The Syrian Arab Army has been making strong and swift advances through the deserts of southern Syria near the Jordanian and Iraqi borders and are all ready moving north on Deir ez-Zor, one of the last major terrorist strongholds in Syria.
According to Al-Masdar,
“Backed by Russian airstrikes, the Syrian Arab Army and their allies stormed the Islamic State’s positions at the Talilah Reserve, inflicting heavy damage on the latter’s positions.
Following a short battle on Friday afternoon, the Syrian Arab Army and their allies liberated the Talilah Reserve in eastern Palmyra, pushing their way to the strategic Talilah Crossroad”.
This comes after Russian Colonel General Sergey Surovikin issued a stern criticism of the US which has attacked three Syrian and allied military convoys in southern Syria between May and June of 2017.
“The coalition (US) air forces and the strongholds of the forces of New Syrian Army (now known as the Revolutionary Commando Army) have blocked the way of the government forces, tasked with defeating IS (ISIS) group”.
Since that statement was issued, not only has the United States ceased its attacks on Syrian forces in southern Syria, but more interestingly, the US has not seemingly allowed the jihadists under its control to attack Syrian forces.
Some, including Arab journalist Leith Abou Fadel have found cause for celebration in recent developments,
Some have suggested that a secret deal between the US and Russia has been struck, whereby the US will allow the Russian Aerospace Forces to clear important roads for Syria and its allies on their way to Deir ez-Zor while not allowing pro-America jihadists on the ground to interfere with the progress of Syrian allies, including Hezbollah who have helped to cut remaining US backed jihadists off from the Syrian march east and north.
It is certainly too early to say whether any such deal between Russia and the US has been struck, but the suggestions which are being taken rather seriously in some quarters of Arabic social media ought to be considered.
The US would nominally have no reason to do a military policy about-face in respect of hampering the progress of Syrian forces in southern Syria. For months now, the US has done the opposite.
There is the possibility that in a rare moment of pragmatism, American commanders were ordered to not interfere in the forward movements of Syrian forces after both Russian Colonel General Sergey Surovikin and Russian Foreign Minister Sergey Lavrov issued stern condemnations to the US for impeding the fight against ISIS by firing on anti-terrorist troops.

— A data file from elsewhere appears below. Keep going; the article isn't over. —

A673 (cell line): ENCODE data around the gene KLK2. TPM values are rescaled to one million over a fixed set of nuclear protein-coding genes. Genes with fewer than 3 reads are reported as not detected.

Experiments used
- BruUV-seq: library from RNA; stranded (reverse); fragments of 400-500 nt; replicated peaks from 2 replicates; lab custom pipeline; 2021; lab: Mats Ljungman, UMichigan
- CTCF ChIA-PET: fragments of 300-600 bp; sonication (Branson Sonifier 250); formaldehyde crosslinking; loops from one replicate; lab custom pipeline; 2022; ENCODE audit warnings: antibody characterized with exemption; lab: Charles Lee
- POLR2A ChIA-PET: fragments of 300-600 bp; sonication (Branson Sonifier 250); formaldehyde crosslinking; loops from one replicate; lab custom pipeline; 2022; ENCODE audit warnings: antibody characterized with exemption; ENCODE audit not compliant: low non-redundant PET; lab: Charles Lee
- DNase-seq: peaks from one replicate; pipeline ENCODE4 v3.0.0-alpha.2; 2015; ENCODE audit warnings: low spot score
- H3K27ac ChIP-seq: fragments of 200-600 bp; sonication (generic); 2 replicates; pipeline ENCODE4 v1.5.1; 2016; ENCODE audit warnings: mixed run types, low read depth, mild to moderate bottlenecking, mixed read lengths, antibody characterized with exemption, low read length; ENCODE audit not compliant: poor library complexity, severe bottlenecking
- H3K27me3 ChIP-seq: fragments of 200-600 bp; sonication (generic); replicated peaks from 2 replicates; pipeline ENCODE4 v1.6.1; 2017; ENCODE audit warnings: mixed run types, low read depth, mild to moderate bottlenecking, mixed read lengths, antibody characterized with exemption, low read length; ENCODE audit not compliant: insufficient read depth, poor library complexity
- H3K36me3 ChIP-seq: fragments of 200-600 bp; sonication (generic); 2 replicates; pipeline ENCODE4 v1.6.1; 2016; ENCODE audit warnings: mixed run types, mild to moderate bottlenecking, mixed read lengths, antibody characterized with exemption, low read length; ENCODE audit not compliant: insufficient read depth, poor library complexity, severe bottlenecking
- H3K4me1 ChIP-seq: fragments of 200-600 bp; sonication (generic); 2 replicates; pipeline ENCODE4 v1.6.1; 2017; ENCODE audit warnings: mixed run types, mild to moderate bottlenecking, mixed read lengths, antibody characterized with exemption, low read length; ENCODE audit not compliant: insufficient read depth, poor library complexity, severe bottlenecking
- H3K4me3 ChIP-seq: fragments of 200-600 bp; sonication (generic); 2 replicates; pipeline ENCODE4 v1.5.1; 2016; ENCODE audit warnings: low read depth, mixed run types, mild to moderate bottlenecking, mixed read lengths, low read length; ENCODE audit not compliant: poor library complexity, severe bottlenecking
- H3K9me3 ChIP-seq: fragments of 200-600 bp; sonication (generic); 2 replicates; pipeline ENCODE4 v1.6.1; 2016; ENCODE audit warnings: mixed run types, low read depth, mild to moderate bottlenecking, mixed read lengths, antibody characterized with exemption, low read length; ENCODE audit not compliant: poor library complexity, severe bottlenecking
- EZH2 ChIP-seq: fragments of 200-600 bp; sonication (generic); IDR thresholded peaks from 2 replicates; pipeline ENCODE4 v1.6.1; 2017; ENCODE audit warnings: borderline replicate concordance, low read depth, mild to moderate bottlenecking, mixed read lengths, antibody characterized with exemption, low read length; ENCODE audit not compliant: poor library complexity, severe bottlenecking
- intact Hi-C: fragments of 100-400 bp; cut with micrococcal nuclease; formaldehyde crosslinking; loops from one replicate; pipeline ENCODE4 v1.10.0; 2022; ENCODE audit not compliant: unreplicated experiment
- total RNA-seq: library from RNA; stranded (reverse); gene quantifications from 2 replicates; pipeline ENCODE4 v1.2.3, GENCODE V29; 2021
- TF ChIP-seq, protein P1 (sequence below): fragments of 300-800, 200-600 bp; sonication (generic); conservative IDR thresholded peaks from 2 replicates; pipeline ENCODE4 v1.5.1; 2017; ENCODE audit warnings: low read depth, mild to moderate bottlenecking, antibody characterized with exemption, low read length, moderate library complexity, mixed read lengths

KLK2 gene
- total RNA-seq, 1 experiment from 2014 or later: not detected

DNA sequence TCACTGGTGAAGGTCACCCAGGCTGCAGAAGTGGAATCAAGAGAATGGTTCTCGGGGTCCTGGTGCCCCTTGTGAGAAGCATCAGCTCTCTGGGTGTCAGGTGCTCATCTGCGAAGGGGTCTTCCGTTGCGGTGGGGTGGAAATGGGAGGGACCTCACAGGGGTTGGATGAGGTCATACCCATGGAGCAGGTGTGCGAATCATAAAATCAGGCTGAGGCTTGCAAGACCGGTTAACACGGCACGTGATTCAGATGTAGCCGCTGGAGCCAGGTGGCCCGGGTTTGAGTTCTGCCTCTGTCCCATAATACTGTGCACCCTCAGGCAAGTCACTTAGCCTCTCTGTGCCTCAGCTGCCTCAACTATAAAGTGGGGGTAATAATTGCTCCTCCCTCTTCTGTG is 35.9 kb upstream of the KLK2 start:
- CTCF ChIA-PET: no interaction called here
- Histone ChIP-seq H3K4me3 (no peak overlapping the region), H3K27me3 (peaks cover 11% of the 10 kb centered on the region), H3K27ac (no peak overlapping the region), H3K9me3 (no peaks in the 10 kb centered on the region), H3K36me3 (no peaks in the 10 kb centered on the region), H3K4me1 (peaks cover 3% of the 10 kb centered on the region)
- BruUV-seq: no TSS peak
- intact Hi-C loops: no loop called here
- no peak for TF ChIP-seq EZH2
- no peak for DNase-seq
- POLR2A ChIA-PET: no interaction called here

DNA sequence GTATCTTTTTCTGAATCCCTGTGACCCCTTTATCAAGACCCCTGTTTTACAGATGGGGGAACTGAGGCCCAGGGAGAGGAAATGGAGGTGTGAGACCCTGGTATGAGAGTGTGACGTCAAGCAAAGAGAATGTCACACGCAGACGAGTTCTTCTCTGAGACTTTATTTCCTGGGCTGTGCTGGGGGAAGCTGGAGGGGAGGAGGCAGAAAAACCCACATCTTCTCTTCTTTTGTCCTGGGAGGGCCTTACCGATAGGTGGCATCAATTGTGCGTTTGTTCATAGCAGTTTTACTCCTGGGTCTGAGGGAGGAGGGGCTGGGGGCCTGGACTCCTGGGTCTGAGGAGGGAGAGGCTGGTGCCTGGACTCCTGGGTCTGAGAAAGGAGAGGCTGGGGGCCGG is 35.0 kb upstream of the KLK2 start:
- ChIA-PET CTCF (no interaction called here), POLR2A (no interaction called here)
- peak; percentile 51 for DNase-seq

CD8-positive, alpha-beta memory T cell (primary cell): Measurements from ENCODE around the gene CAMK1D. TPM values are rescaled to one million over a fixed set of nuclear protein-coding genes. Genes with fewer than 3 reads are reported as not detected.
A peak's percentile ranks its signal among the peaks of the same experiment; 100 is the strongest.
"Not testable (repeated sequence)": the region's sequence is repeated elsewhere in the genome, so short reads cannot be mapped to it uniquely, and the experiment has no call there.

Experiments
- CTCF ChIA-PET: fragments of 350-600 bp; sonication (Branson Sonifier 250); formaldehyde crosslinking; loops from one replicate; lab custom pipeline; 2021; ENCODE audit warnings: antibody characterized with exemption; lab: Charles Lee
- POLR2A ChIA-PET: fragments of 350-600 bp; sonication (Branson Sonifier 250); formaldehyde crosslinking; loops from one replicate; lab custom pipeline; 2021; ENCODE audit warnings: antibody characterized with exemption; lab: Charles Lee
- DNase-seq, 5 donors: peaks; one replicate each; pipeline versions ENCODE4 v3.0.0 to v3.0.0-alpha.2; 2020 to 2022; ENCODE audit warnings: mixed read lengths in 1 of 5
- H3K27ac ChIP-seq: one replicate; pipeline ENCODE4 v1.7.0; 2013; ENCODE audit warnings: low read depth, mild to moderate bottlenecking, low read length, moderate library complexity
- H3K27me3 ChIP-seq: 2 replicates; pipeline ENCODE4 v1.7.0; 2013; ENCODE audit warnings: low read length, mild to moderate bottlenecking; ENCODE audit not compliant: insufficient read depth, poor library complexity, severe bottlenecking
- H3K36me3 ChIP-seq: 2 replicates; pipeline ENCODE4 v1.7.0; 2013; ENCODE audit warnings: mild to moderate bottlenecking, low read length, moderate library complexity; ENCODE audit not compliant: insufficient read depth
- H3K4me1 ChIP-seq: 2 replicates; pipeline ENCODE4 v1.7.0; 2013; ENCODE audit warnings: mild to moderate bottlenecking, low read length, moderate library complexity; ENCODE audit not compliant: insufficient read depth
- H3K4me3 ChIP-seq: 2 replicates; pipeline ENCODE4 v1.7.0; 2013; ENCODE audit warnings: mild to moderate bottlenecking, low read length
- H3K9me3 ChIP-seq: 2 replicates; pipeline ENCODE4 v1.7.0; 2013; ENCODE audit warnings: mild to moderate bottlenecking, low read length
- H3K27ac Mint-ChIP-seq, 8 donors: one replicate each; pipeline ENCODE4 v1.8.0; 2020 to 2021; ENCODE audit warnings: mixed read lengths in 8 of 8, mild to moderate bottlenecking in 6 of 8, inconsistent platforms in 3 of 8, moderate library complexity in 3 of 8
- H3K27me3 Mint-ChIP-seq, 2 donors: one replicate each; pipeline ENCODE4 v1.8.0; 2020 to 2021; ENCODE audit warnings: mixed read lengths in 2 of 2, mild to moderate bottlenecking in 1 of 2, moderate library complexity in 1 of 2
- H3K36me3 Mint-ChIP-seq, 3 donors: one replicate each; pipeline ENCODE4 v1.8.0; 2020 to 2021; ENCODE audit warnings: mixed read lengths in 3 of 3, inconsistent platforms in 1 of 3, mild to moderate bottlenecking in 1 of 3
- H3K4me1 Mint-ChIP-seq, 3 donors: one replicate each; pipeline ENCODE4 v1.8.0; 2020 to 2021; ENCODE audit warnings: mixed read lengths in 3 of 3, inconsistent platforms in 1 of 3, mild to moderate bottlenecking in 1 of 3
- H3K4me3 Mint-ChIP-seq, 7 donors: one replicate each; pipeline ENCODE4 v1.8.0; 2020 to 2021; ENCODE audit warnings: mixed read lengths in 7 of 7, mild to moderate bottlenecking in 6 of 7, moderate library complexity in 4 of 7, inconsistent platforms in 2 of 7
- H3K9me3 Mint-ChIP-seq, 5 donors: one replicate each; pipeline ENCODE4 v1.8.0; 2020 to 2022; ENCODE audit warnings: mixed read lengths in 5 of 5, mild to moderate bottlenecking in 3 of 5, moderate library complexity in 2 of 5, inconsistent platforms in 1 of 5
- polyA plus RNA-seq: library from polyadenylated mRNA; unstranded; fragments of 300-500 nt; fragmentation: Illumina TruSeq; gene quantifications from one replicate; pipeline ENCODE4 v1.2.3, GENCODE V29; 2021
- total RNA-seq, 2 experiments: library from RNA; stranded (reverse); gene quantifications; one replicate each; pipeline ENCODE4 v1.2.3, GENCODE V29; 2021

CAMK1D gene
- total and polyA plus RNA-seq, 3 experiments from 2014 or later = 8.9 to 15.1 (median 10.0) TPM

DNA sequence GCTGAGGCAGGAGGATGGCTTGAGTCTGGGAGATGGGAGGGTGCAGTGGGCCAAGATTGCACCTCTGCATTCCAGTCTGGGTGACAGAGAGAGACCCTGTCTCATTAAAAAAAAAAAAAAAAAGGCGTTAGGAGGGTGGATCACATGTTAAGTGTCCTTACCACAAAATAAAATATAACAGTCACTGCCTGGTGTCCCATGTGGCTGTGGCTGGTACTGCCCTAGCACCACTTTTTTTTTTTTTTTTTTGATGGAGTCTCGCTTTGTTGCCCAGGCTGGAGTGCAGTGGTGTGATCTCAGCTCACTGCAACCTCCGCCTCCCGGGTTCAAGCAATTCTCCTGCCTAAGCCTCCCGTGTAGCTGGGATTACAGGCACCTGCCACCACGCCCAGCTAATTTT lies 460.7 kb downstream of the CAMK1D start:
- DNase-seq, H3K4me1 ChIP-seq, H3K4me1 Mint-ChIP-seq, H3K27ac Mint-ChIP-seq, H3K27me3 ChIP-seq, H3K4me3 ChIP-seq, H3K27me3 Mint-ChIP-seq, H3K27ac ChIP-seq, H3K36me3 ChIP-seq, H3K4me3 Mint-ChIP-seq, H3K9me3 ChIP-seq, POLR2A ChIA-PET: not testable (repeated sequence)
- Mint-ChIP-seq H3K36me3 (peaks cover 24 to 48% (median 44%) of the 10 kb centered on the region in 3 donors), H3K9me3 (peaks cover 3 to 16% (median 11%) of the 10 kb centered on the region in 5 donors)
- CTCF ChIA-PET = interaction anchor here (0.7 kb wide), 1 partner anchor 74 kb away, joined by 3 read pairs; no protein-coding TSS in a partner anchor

In some ways it is odd that after months, in many ways years of Russia warning the US to stop siding with terrorists in Syria, that suddenly the US would listen, at least in one region of Syria, albeit an increasingly strategically important one.
But if America has listened or more important if they have engaged in constructive dialogue with Russia, it could well be an admission that America’s plans for a Salafist Syria have been fully thwarted and America is resigning itself to this new reality.
It is indeed becoming increasingly likely that the only piece of the much coveted Syrian pie that America might be able to get its hands on will be Kurdish regions in the north of the country. After holding back its jihadists in southern Syria, the Kurdish led SDF seems to be the only consistent group which America is relying on in order to achieve its ambitions in Syria.
There is still a danger that America will argue for some kind of pro-Kurdish partition of the country when all is said and done, but at least when it comes to funding jihad, America has indeed taken a big step back, something which is after all, in line with Donald Trump’s initial post-election Syria strategy which was focused not on regime change nor on funding Arab jihadists but based on exclusively arming and aiding secular Kurdish fighters.
Whether this is a new reality or simply a temporary ceasefire on America’s part is still anyone’s guess, but the fact that America has suddenly shifted its approach in southern Syria, hot on the heels of a Russian admonition, is a further indication of who really is the more influential of the super-powers which are fighting on opposite sides in Syria.
The statements, views and opinions expressed in this column are solely those of the author and do not necessarily represent those of The Duran.